Today we moved from one anchorage to the other, inside the Holandes Cays, to gain more protection from wind and current. Our previous anchorage was very pretty but open to the 20 knot-wind and with a lot of current generated by the tall waves pushed over the reef by the high winds. The wind kept our batteries fully charged (thanks to the wind generator) but also reminded us constantly of the fact that we are stuck here, which was getting depressing. The wind waves also made any dingy ride quite wet.

Besides watching the weather, Clark has helped Contessa to fix the damage brought up by a lightning strike and has also worked with Neil to re-vamp his faulty charging system, which was destroying its batteries. We also re-installed the lee-cloths on Temptress to protect us from

boarding waves. I (Birgitta) have been more lazy, in part because I fell on a step and badly damaged some tendons in my toes, resulting in a lot of swelling and bruising. So I have been hobbling, avoiding putting weight on my right foot. That gave me time to ponder superstring theory thanks to a challenging physics book written by Brian Greene and to meander through one more Jane Austen novel.

We will keep listening to the weather reports, hoping for a reasonable weather window to sail north. I hope we will not have to wait too much longer as we will run out of fresh vegetables in a few days and we risk getting short on propane as well. We can survive on dry and canned food for a long time (given propane) but I do not relish testing my culinary skills with just canned vegetables.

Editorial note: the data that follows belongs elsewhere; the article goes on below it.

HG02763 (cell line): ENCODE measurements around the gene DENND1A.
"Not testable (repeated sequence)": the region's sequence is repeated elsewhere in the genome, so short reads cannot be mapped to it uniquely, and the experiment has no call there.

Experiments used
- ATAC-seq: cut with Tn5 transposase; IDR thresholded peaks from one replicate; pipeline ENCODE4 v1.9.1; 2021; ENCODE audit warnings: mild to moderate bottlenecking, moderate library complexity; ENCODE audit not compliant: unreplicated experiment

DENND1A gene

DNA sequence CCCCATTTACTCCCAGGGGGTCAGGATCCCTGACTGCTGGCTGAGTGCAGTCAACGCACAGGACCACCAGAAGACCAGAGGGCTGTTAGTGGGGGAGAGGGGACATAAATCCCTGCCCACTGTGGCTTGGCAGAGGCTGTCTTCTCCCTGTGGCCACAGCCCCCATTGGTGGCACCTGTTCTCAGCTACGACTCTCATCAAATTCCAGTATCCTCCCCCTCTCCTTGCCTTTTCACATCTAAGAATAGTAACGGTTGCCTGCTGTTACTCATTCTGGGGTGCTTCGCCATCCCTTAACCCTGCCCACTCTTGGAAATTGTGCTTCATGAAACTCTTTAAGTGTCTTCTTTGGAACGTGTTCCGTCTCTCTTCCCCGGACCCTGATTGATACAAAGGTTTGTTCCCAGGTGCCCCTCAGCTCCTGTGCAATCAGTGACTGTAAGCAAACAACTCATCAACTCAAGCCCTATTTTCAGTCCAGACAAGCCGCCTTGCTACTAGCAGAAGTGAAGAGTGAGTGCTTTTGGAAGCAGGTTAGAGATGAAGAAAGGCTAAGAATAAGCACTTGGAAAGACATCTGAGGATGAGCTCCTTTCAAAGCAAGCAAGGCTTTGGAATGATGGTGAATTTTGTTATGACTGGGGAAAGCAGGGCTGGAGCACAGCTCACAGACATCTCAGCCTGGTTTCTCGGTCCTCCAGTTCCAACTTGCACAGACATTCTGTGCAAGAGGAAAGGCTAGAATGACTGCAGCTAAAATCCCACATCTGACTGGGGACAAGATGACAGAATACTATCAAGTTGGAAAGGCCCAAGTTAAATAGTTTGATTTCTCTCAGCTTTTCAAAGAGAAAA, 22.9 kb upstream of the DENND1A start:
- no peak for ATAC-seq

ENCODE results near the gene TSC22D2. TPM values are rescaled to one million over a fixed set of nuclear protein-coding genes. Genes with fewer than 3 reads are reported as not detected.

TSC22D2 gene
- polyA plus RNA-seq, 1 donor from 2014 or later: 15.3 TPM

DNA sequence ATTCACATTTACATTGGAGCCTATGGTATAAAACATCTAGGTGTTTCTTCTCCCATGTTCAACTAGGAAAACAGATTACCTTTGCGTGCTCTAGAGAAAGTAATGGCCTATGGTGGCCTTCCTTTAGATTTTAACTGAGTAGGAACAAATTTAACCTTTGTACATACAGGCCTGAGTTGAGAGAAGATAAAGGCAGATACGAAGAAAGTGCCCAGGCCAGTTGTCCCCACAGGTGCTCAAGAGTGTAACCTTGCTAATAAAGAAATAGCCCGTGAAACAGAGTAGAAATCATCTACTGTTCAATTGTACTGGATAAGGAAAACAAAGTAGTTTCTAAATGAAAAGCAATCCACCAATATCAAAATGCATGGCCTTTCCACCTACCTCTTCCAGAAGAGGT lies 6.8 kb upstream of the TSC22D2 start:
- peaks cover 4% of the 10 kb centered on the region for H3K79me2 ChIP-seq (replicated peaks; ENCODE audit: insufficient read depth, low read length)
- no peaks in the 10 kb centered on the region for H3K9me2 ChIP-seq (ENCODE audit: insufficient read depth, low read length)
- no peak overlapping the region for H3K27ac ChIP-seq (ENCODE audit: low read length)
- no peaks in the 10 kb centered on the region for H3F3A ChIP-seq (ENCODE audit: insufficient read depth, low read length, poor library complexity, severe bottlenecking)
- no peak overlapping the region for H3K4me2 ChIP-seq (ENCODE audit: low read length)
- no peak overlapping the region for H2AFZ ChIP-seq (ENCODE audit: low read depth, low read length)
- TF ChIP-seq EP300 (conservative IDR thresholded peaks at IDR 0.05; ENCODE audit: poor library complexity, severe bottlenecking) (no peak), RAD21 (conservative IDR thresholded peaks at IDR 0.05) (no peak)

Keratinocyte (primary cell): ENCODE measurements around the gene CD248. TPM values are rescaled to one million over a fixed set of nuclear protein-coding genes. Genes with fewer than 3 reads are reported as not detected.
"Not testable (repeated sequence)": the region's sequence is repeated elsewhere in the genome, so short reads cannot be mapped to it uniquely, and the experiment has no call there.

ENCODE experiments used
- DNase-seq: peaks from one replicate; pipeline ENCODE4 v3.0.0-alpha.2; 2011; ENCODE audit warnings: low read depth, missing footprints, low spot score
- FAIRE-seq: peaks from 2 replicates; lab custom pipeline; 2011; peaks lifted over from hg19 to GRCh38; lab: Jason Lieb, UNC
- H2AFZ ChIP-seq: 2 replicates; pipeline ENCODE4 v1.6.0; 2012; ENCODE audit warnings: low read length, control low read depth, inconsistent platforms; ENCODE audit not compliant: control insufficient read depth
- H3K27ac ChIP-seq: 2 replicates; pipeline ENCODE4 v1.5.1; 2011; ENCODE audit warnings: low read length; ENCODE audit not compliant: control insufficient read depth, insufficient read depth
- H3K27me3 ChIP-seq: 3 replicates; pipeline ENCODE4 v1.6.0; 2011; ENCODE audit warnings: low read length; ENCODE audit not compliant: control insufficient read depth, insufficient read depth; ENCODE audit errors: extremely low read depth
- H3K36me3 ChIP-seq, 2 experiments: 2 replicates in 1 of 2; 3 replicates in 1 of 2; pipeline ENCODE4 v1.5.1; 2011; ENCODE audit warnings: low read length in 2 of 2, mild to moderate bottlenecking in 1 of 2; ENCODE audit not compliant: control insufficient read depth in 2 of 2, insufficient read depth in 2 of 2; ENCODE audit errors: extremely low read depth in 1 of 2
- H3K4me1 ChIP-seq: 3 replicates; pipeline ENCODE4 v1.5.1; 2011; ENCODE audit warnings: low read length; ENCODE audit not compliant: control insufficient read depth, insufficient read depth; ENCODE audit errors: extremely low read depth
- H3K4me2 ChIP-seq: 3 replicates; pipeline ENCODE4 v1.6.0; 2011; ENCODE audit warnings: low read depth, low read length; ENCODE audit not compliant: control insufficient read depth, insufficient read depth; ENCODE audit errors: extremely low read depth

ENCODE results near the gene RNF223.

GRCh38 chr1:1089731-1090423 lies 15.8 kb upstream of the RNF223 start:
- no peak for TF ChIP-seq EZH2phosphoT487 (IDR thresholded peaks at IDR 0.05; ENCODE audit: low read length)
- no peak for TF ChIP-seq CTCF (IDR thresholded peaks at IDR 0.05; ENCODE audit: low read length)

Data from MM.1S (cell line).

We hope all our American families and friends had a great Thanksgiving (assuming our European families and friends have not adopted this celebration).

San Blas

11-24-02 3:30pm

We had such a nice day today. The wind stayed at about 15 knots all day and the sun came out at about 10am this morning. We have been doing boat projects getting Temptress ready for our crossing to Providencia. I strengthened one of the solar panel mounts and improved a dingy seat. We did laundry and mounted the lee cloths to protect us from waves. Birgitta cleaned the boat. We have a few more projects but I think we will take the rest of the day off.

The trade winds have pushed the front back east so we may not see any more thunderstorms here for a while, but it is still very windy and wavy outside the protection of the San Blas, so we do not expect to leave for Providencia until it calms down a bit and the front dissipates. A tropical wave is expected in a couple of days and since it has a lot of curvature to it (which may transform it in a hurricane), we will likely wait until it passes too. It sounds more and more likely that we will spend Thanksgiving in the San Blas instead of in Providencia.